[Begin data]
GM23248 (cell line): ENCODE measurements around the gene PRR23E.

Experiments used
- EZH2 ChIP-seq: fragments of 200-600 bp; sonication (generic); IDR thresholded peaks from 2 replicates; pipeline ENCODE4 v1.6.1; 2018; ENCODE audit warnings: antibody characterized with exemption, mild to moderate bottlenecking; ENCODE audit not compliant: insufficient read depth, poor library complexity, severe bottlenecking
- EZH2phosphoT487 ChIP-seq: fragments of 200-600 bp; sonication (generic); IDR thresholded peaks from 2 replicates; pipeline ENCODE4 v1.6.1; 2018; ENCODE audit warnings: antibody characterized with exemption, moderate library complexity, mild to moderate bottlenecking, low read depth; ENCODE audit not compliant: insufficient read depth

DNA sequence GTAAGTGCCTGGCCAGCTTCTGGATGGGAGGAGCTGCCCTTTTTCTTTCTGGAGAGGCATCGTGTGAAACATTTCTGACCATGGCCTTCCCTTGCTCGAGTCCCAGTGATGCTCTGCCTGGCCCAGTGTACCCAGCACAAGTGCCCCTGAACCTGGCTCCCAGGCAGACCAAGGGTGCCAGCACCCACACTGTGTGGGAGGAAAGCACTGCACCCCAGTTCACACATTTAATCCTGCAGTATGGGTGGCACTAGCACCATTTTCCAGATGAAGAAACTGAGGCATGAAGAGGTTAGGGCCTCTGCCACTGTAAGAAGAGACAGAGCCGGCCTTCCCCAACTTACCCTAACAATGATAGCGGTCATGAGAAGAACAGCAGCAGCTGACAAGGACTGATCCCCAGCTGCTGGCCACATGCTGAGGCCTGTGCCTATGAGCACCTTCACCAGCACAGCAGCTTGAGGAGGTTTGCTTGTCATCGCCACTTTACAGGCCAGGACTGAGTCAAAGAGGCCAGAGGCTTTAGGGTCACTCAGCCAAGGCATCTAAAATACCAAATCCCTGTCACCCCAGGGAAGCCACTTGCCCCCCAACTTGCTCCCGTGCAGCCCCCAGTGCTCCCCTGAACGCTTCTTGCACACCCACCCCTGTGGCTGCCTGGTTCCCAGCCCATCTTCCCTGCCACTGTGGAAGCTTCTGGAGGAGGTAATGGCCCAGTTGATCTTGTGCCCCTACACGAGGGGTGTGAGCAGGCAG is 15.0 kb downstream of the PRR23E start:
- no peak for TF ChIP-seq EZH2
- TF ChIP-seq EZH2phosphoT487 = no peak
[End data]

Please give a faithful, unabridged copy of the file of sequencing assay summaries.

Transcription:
GM23248 (cell line): ENCODE measurements around the gene PRR23E.

Experiments used
- EZH2 ChIP-seq: fragments of 200-600 bp; sonication (generic); IDR thresholded peaks from 2 replicates; pipeline ENCODE4 v1.6.1; 2018; ENCODE audit warnings: antibody characterized with exemption, mild to moderate bottlenecking; ENCODE audit not compliant: insufficient read depth, poor library complexity, severe bottlenecking
- EZH2phosphoT487 ChIP-seq: fragments of 200-600 bp; sonication (generic); IDR thresholded peaks from 2 replicates; pipeline ENCODE4 v1.6.1; 2018; ENCODE audit warnings: antibody characterized with exemption, moderate library complexity, mild to moderate bottlenecking, low read depth; ENCODE audit not compliant: insufficient read depth

DNA sequence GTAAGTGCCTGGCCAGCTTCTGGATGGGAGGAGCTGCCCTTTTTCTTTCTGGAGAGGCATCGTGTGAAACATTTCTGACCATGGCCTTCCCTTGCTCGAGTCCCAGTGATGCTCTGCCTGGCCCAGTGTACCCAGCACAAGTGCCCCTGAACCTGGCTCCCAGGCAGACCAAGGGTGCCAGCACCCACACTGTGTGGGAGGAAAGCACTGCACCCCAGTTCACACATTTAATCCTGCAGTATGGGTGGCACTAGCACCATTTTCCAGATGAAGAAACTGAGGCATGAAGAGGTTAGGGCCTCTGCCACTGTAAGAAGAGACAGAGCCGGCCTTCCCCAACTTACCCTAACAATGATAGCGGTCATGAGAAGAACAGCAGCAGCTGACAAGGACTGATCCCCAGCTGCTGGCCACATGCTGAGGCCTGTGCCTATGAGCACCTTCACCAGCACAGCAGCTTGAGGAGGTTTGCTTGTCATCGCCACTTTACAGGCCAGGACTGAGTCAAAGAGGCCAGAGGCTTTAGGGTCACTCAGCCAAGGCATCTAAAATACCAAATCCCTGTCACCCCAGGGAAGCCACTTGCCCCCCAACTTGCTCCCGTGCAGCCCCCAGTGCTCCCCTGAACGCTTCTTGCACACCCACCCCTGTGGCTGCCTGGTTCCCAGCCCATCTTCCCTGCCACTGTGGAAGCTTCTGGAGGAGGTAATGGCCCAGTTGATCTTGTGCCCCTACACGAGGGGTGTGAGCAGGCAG is 15.0 kb downstream of the PRR23E start:
- no peak for TF ChIP-seq EZH2
- TF ChIP-seq EZH2phosphoT487 = no peak